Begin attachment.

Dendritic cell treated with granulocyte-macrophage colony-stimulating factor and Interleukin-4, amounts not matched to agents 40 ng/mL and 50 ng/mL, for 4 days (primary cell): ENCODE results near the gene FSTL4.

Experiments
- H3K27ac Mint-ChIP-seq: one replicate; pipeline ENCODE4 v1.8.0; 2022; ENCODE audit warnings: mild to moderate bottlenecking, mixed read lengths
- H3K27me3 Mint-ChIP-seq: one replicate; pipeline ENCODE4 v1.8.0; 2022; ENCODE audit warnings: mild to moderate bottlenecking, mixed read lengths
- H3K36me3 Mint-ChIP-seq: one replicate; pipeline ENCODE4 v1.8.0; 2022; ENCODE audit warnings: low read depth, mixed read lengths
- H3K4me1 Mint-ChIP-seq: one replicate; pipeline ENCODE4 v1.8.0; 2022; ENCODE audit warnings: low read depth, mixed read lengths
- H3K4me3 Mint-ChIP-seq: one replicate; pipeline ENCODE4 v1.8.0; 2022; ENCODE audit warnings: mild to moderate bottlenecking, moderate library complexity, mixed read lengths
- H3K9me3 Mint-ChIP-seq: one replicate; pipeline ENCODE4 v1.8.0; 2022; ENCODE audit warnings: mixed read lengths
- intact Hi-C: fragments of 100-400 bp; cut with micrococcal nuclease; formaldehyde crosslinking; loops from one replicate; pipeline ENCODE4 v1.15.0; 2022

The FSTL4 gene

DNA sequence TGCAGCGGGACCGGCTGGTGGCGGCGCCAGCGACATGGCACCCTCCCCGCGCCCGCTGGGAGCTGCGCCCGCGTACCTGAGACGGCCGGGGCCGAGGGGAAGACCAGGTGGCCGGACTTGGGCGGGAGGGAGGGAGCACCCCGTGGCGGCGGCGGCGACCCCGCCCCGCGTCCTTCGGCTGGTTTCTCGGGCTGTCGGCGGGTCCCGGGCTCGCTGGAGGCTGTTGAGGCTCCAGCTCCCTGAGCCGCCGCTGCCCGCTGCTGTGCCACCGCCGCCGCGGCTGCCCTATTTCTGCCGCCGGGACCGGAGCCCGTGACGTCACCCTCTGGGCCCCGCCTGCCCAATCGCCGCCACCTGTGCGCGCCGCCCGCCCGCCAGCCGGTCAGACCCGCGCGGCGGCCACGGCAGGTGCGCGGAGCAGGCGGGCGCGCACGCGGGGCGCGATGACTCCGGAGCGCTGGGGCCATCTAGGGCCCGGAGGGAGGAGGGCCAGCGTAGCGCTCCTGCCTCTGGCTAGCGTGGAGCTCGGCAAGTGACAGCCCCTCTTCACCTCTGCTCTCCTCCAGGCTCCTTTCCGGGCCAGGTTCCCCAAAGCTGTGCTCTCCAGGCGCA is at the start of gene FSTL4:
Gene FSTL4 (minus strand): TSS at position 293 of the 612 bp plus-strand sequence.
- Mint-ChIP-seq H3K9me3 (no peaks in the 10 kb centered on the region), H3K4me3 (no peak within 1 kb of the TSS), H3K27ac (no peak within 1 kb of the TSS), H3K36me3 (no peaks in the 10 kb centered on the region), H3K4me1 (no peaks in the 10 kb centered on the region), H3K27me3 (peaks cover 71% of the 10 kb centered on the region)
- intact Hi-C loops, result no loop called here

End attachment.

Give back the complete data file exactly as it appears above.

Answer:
Dendritic cell treated with granulocyte-macrophage colony-stimulating factor and Interleukin-4, amounts not matched to agents 40 ng/mL and 50 ng/mL, for 4 days (primary cell): ENCODE results near the gene FSTL4.

Experiments
- H3K27ac Mint-ChIP-seq: one replicate; pipeline ENCODE4 v1.8.0; 2022; ENCODE audit warnings: mild to moderate bottlenecking, mixed read lengths
- H3K27me3 Mint-ChIP-seq: one replicate; pipeline ENCODE4 v1.8.0; 2022; ENCODE audit warnings: mild to moderate bottlenecking, mixed read lengths
- H3K36me3 Mint-ChIP-seq: one replicate; pipeline ENCODE4 v1.8.0; 2022; ENCODE audit warnings: low read depth, mixed read lengths
- H3K4me1 Mint-ChIP-seq: one replicate; pipeline ENCODE4 v1.8.0; 2022; ENCODE audit warnings: low read depth, mixed read lengths
- H3K4me3 Mint-ChIP-seq: one replicate; pipeline ENCODE4 v1.8.0; 2022; ENCODE audit warnings: mild to moderate bottlenecking, moderate library complexity, mixed read lengths
- H3K9me3 Mint-ChIP-seq: one replicate; pipeline ENCODE4 v1.8.0; 2022; ENCODE audit warnings: mixed read lengths
- intact Hi-C: fragments of 100-400 bp; cut with micrococcal nuclease; formaldehyde crosslinking; loops from one replicate; pipeline ENCODE4 v1.15.0; 2022

The FSTL4 gene

DNA sequence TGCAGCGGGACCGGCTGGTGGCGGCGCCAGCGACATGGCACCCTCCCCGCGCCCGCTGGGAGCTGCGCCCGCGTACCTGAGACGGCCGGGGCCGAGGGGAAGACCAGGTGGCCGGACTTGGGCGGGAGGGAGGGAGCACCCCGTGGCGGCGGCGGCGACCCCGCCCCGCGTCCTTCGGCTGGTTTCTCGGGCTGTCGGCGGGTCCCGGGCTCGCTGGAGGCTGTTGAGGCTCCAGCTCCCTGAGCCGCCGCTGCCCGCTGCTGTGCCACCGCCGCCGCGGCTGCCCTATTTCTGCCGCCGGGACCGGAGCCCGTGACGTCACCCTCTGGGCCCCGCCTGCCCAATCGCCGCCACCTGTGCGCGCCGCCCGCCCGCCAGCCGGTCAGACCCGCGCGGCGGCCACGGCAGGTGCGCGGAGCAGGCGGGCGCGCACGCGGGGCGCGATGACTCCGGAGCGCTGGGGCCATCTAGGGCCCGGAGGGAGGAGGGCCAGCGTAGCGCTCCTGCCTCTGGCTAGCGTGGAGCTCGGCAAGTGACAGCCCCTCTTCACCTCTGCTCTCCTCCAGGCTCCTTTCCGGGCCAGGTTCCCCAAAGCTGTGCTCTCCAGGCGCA is at the start of gene FSTL4:
Gene FSTL4 (minus strand): TSS at position 293 of the 612 bp plus-strand sequence.
- Mint-ChIP-seq H3K9me3 (no peaks in the 10 kb centered on the region), H3K4me3 (no peak within 1 kb of the TSS), H3K27ac (no peak within 1 kb of the TSS), H3K36me3 (no peaks in the 10 kb centered on the region), H3K4me1 (no peaks in the 10 kb centered on the region), H3K27me3 (peaks cover 71% of the 10 kb centered on the region)
- intact Hi-C loops, result no loop called here